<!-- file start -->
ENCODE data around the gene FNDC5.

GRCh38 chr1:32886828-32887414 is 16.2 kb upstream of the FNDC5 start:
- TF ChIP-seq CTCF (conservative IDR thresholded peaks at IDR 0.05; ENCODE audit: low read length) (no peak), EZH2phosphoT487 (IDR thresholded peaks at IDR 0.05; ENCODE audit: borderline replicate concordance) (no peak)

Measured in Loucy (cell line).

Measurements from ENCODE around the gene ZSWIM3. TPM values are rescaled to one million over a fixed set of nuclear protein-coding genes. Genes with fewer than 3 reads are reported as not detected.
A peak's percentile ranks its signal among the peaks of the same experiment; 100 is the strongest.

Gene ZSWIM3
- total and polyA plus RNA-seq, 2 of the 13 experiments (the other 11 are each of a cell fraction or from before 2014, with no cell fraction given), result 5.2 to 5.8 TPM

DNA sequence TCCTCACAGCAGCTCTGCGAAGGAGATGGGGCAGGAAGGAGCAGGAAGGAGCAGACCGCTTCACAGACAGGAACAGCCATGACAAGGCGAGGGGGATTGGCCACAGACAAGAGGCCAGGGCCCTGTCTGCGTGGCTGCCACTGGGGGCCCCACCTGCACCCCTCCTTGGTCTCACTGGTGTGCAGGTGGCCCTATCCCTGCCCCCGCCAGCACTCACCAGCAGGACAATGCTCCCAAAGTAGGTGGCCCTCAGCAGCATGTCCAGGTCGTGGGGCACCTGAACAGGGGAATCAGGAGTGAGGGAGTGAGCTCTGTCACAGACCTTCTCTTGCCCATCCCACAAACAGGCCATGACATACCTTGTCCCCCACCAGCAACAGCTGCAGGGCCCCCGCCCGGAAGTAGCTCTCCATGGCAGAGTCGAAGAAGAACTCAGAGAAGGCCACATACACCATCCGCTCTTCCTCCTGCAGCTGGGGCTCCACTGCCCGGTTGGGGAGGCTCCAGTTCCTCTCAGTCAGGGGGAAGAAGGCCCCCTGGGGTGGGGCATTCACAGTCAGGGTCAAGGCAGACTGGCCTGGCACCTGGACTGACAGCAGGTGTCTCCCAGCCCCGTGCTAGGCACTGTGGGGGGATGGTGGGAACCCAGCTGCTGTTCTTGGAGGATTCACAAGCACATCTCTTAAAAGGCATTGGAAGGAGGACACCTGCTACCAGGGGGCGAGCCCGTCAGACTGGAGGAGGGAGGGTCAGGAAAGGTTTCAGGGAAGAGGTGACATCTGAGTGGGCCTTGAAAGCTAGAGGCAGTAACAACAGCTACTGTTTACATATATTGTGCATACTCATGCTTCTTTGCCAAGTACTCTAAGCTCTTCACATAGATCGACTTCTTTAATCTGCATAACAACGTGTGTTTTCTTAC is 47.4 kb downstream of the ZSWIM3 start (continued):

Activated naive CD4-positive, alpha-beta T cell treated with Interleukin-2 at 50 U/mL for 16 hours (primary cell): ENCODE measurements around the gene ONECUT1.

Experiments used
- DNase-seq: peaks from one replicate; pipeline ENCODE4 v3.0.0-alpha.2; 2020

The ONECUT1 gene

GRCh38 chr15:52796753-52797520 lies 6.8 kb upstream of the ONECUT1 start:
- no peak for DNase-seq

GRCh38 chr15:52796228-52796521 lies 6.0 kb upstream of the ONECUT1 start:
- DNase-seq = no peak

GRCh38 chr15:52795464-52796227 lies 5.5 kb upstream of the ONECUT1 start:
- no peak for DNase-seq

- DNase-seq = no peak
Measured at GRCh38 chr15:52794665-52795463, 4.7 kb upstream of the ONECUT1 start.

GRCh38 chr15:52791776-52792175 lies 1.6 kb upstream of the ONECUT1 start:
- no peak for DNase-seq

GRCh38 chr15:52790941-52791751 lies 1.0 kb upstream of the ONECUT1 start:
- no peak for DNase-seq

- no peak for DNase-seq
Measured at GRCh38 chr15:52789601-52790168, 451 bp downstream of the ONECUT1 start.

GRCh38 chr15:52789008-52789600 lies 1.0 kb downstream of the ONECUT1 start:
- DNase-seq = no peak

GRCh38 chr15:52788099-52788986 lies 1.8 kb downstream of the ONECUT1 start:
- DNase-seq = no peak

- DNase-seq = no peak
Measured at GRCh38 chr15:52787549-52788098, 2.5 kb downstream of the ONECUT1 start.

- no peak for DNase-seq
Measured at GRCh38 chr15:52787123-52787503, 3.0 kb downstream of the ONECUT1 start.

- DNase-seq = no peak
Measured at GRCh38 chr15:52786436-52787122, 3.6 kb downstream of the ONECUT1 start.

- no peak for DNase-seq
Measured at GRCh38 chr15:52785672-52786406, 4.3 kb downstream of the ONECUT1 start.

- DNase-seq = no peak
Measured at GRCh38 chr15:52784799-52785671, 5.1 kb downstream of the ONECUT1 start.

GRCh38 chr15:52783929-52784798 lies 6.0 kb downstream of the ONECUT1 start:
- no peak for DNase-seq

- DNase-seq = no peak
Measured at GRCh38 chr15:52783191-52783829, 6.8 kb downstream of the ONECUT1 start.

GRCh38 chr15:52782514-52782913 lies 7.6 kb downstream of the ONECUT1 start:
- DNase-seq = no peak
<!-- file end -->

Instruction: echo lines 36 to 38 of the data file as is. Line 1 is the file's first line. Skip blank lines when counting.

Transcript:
- DNase-seq = no peak
Measured at GRCh38 chr15:52786436-52787122, 3.6 kb downstream of the ONECUT1 start.

- no peak for DNase-seq